Husky QB Sonny Sixkiller Was  the Chosen One and Then He Wasn't

Dan Raley

For two days, Sonny Sixkiller waited for the phone to ring.

In late January 1973, the University of Washington quarterback was confined to the North Seattle rental house he shared with defensive back Bill Cahill, wide receiver Scott Loomis and placekicker Steve Wiezbowski, expecting the NFL to claim him.

Of the 442 players drafted by the league's then 26 teams, defensive tackle John Matuszak from the University of Tampa — and later of North Dallas Forty movie fame for basically portraying his wild self — heard his name called first. The Houston Oilers took Matuszak. 

Seventeen rounds were spread out over a Tuesday and a Wednesday. The was no ESPN back then, no TV coverage of the draft. Just anxious moments staring at the land-line phone.

Sonny squirmed or paced throughout most of 48 hours, much of it spent in the company of his girlfriend and the future Mrs. Sixkiller, Denise Warner.

Bert Jones of LSU was the first of 21 quarterbacks chosen, grabbed up with the second overall selection by the Baltimore Colts. 

"If he was 6 feet, 3 inches, he would have been our No. 1 draft pick," Los Angeles Rams offensive coordinator Ken Meyer said of Sixkiller. 

Instead, the Rams, after trading away their first-round selection, drafted quarterback Ron Jaworski of Youngstown State in the second round in the 37th spot.

Nobody questioned Sixkiller's arm strength or poise in the pocket.

The teams took great issue with his height. 

Washington listed him at 6 feet. He admitted to 5-11. The scouts measured him at 5-10 and five-eighths. 

"The professional people don't want a short quarterback, period," said Norm Pollom, a Rams scout and former UW assistant coach for Jim Owens in 1957-59. "If they find out a quarterback is under 6 feet, they cross  him off completely."

Still, that didn't stop people from pestering Sixkiller to become his agent, from telling him all sorts of wondrous things. 

"You hear for two years that you're going to be drafted, some say high, some say in the middle," Sixkiller said. "And then you find out you're not even on anything."

When the last name of the 1973 draft was announced, the pros had chosen quarterbacks from such obscure college football outposts as West Chester, Evansville, Grambling State and Whittier, but they wouldn't take a flier on the Husky senior who once led the nation in passing.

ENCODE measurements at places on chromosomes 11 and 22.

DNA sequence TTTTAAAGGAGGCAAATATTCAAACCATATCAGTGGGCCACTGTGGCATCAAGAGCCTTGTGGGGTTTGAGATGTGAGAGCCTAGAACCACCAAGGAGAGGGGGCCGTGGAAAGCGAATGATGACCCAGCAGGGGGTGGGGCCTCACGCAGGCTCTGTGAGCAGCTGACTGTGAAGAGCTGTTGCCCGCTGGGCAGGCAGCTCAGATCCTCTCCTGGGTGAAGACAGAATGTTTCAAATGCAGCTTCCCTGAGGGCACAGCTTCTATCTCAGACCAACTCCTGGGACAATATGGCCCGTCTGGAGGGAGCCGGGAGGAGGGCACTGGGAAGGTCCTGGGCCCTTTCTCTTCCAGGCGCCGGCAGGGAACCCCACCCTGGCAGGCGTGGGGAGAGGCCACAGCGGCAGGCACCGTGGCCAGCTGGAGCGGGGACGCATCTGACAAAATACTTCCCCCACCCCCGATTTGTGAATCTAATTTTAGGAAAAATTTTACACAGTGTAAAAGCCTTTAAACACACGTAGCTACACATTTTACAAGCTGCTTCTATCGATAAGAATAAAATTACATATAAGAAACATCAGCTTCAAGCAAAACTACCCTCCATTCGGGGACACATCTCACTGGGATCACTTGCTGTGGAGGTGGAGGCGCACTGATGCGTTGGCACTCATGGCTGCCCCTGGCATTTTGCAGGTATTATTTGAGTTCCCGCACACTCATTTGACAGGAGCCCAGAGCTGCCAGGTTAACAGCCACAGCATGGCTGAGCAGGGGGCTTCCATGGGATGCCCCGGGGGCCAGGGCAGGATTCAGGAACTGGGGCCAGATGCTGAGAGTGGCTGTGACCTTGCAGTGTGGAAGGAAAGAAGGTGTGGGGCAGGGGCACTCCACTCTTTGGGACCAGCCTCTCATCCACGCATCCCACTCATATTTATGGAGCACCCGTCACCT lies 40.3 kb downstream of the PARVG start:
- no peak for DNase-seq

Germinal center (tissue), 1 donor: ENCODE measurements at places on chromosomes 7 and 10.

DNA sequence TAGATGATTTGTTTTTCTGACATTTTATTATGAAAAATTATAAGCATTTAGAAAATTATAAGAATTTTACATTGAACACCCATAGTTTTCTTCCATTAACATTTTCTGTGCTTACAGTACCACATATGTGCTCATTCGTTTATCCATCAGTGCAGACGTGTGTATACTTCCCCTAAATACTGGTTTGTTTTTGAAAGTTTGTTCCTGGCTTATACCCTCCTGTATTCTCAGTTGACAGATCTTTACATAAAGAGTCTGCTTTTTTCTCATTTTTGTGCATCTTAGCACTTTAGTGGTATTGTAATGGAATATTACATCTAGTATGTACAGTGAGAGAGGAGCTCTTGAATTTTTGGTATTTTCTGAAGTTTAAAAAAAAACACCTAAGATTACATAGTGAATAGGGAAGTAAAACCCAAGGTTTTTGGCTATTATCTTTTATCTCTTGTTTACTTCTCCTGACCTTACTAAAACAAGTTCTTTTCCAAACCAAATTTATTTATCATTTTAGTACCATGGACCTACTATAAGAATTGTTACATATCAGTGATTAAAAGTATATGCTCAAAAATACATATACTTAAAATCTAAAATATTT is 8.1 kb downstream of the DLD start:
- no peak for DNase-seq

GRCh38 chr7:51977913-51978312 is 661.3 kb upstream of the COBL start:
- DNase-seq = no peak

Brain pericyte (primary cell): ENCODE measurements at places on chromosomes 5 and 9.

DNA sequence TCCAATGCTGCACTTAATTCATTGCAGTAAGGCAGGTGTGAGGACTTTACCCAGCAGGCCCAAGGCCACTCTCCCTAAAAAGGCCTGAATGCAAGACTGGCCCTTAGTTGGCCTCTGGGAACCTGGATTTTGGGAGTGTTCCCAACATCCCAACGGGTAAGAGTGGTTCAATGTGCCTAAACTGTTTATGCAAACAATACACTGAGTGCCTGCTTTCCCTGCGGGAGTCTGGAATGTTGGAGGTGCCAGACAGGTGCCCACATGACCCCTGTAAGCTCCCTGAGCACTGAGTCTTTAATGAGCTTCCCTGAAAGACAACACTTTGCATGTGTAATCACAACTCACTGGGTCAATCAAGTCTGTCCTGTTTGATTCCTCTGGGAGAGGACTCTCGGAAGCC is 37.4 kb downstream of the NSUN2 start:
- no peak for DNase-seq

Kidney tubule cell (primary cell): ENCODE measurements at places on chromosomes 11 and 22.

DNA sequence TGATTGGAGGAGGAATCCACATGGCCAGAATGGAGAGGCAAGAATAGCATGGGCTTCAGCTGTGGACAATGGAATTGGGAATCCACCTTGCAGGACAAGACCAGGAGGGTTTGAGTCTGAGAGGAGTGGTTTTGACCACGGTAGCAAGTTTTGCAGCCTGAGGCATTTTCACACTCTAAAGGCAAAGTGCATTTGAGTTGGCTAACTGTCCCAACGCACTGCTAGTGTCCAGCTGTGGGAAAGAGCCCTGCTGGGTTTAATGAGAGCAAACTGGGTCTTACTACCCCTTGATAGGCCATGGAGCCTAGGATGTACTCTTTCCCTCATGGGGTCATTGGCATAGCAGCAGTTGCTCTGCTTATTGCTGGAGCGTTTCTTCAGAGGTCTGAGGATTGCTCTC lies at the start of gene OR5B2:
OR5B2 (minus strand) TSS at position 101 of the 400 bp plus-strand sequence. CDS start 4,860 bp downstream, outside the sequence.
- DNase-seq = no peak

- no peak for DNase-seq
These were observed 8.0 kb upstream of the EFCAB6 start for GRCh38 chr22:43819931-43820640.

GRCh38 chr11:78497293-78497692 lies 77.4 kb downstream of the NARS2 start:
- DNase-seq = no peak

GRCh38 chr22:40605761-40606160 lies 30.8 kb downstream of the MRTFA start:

Even Washington State quarterback Ty Paine found an NFL home on the second draft day, going to the New York Giants in the ninth round with the 225th pick.

Seven of Sixkiller's UW teammates were drafted, in order, tight end John Brady (third round, 58th, Detroit Lions); safety Phil Andre (sixth round, 148th, St. Louis Cardinals); safety Bill Cahill (seventh round, 158th, New Orleans Saints); wide receiver Tom Scott (12th round, 304th, Detroit Lions); center Al Kelso (153rd round, 330th, San Francisco 49ers); cornerback Calvin Jones (15th round, 373rd, Denver Broncos); and defensive end Kurt Matter (16th round, 394th, Los Angeles Rams).

Even his great protector and loyal friend, Husky offensive tackle Rick Hayes, described by Sonny in the accompanying video, was drafted the following year, as an 11th-rounder by the Rams. 

But no Sixkiller.

It was an incredible letdown. 

"It's pretty rough," Sonny told reporters. "It was really hard on me because I had my heart set on being drafted. All of a sudden, nobody was there. I was led to believe that I was going to get drafted. Suits had been talking to me for two years. I felt deceived by that."

Sixkiller was at a loss trying to explain the reasons for his draft exclusion.

He questioned himself, wondering if he had worked out hard enough that offseason.

He didn't call his own plays at Washington, which he heard was another mark against him.

Sixkiller also mentioned that disturbing rumors were circulated that he was too much of a partier. 

"There are 340 guys in that league right now that live a looser life than I do," he said impatiently. "I think I wasn't drafted because my (senior) season wasn't particularly good."

More accurately, not long enough. Sixkiller missed nearly five of the games because of injury. Or almost half the season.

In the end, the determining factor was nothing more than inches — a general lack of them.

Pollom, who died in 2019 at 93, did the next-best thing. He signed Sixkiller to a Rams free-agent contract.

"The only reason he didn't get drafted was his height," Pollom said. "There are some veterans who have been in this league a long time who don't have his arm."

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Comments (1)
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COACH HAYES
COACH HAYES

Coach, Patrick Hayes Sonny slept in my room at the Bay house!...No one belied me in seventh grade!


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